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Radical mastectomy in goats and cows
Gangrenous mastitis, often due to delta toxine producing streptococci, is one of the nightmares of goat owners. Surgical intervention is recommended, but less was published concerning survival rates and complications after therapy. This study from Cornell University evaluates radical mastectomy as a well tolerated and recommendable surgical method.

Seventeen goats and 3 cows were included in this retrospective study: Medical records of ruminants that had radical mastectomy between June 1, 1987 and June 1, 2003 were reviewed. Follow-up information was obtained by telephone interview of owners.

One animal died within 24 hours from complications of gangrenous mastitis and another died from necrotizing cellulitis. Eighteen animals were discharged and follow-up information was available for 15 animals; 12 animals lived at least 1 year postoperatively.

Ruminants with severe but localized diseases of the udder did well after radical mastectomy. The procedure was well tolerated, made the animals more comfortable, and potentially prolonged their lives as pets.

Thus, radical mastectomy can be a safe and effective procedure for ruminants with udder disease, with few complications.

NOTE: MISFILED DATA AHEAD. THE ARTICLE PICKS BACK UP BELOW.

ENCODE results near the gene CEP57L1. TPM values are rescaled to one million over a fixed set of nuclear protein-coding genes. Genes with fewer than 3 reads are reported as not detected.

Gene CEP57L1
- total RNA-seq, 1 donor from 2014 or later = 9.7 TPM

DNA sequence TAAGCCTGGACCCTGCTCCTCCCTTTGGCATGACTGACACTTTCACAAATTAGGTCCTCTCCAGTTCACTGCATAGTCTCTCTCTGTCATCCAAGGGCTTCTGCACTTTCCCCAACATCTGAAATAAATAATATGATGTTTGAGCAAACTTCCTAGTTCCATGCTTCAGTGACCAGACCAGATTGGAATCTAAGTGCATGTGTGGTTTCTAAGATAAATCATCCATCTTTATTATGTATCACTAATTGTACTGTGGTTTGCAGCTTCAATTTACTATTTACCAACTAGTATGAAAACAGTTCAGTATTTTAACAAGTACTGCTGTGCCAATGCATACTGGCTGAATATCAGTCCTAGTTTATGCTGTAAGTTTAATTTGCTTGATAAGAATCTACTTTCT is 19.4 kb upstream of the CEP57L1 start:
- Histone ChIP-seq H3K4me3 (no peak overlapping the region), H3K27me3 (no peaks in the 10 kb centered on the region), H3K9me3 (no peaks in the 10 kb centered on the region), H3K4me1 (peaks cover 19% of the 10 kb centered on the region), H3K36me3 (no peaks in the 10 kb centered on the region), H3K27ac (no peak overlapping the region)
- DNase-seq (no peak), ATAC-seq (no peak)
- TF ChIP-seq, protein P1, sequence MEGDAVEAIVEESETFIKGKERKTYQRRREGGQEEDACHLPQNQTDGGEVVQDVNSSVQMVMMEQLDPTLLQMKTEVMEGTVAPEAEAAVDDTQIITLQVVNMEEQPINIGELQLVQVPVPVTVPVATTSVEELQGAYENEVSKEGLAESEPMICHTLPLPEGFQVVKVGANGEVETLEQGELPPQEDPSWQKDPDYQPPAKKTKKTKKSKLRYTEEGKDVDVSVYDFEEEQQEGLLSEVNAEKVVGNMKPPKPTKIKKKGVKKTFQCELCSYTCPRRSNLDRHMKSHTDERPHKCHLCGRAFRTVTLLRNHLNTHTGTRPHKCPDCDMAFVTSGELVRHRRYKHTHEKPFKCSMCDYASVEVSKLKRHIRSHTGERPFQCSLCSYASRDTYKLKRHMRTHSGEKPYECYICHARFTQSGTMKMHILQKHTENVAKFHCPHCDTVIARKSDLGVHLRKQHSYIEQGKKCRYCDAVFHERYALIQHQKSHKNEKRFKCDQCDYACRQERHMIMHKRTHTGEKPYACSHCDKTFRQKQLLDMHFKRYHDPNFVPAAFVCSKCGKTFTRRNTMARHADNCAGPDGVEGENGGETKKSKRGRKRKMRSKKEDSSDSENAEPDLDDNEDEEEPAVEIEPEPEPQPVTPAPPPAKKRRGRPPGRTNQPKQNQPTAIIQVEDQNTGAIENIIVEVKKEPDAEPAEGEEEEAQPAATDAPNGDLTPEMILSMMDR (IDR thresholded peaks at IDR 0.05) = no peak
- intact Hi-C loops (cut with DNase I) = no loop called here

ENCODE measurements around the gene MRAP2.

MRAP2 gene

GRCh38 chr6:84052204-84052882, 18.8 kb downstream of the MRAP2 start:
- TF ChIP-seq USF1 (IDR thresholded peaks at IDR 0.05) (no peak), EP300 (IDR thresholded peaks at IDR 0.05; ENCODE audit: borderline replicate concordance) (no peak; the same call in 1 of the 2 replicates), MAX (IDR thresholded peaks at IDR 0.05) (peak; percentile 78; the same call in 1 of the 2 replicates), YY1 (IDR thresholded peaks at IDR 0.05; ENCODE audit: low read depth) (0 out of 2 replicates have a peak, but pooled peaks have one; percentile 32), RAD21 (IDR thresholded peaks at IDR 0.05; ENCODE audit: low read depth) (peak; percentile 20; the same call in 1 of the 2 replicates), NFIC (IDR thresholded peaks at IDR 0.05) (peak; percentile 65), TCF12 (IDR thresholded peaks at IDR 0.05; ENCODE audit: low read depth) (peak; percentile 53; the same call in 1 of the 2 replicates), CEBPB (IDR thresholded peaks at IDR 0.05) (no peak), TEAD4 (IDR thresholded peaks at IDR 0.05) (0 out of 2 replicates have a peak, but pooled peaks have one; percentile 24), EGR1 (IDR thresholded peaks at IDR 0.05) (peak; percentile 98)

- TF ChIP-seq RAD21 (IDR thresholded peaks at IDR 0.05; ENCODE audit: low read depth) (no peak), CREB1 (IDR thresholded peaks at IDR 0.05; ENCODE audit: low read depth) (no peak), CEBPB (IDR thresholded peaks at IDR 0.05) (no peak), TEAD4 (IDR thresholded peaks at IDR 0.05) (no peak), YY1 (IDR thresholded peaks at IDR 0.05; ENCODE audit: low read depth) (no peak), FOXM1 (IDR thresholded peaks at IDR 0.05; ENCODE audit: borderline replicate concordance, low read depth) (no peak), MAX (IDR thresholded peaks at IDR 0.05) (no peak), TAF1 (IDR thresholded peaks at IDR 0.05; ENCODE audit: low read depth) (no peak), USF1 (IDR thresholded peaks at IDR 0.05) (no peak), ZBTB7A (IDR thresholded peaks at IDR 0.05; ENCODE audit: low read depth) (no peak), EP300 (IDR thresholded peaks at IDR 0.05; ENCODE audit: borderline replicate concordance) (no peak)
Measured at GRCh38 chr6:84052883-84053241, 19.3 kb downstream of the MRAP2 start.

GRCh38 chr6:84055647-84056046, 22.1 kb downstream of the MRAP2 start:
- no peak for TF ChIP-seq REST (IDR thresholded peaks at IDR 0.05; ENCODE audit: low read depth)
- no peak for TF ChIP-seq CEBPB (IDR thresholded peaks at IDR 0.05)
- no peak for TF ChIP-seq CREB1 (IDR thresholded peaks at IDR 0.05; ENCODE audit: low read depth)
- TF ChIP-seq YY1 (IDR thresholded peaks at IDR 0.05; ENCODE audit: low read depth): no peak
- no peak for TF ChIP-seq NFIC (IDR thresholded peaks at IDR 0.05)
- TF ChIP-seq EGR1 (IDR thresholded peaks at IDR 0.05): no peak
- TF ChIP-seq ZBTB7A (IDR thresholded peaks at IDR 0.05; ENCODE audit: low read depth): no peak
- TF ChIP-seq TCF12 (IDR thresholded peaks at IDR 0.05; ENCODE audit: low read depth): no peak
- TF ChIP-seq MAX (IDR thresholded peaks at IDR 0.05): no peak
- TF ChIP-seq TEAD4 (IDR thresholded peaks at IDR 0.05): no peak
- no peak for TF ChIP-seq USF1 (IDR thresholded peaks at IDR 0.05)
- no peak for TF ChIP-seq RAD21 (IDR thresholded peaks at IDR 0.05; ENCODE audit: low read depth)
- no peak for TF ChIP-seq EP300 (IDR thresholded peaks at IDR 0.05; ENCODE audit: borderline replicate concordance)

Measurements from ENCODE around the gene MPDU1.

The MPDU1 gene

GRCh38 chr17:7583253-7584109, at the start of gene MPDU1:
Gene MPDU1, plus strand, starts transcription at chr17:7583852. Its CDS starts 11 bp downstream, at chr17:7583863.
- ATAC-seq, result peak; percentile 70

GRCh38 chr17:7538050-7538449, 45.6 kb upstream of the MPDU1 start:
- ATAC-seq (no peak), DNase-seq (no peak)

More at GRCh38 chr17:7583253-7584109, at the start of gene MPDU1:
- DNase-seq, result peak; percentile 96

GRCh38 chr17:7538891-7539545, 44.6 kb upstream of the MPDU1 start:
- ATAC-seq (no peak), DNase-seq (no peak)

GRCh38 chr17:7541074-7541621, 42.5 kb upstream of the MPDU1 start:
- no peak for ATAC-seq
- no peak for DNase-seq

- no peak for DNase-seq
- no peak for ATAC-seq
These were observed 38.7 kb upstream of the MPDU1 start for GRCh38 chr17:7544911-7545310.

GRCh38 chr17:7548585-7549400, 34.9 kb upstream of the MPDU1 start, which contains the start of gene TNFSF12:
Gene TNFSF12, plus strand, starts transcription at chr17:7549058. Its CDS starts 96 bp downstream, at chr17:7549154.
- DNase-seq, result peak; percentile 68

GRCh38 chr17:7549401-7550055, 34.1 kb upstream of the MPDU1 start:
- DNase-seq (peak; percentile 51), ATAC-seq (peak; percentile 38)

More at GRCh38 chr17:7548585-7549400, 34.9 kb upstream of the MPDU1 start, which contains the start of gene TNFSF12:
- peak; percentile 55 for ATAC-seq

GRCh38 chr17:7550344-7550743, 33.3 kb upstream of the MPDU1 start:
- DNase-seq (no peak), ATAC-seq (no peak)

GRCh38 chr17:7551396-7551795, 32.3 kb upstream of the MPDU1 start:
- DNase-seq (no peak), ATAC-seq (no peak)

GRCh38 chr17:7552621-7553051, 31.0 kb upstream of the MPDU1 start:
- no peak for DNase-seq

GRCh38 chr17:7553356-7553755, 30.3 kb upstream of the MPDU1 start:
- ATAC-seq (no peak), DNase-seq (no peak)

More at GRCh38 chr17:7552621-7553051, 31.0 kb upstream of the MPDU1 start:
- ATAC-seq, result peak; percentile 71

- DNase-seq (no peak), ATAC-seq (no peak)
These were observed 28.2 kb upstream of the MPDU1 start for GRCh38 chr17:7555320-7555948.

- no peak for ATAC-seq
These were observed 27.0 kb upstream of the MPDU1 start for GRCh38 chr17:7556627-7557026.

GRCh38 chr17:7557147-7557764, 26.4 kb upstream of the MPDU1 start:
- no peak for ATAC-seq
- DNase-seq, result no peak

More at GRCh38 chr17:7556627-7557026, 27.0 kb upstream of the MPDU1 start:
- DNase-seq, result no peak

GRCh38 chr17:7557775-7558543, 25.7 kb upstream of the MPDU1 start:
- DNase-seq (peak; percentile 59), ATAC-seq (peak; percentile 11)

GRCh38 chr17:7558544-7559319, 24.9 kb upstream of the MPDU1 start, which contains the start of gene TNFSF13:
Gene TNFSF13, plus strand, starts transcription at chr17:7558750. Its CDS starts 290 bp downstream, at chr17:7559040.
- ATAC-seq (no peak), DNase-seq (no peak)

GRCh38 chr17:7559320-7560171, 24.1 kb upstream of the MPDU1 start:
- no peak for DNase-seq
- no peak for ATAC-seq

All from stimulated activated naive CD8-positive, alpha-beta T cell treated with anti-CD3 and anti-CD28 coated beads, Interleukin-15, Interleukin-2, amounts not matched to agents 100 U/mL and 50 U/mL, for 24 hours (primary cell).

Source: Cable, Christina S., Peery, Kara & Fubini, Susan L. (2004): Radical Mastectomy in 20 Ruminants. In: Veterinary Surgery 33 (3), 263-266.




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BOVINE

The myostatin gene and its relevance to livestock animalsmembers
Myostatin, also known as growth differentiation factor 8, a member of the transforming growth factor‐beta super‐family, is a negative regulator of muscle development. Myostatin acts at key points during pre‐ and post‐natal life of amniotes that ultimately determine the overall muscle mass of an animal. A fascinating summary about the current an overview of mechanisms of action and its potential relevance in livestock animals.

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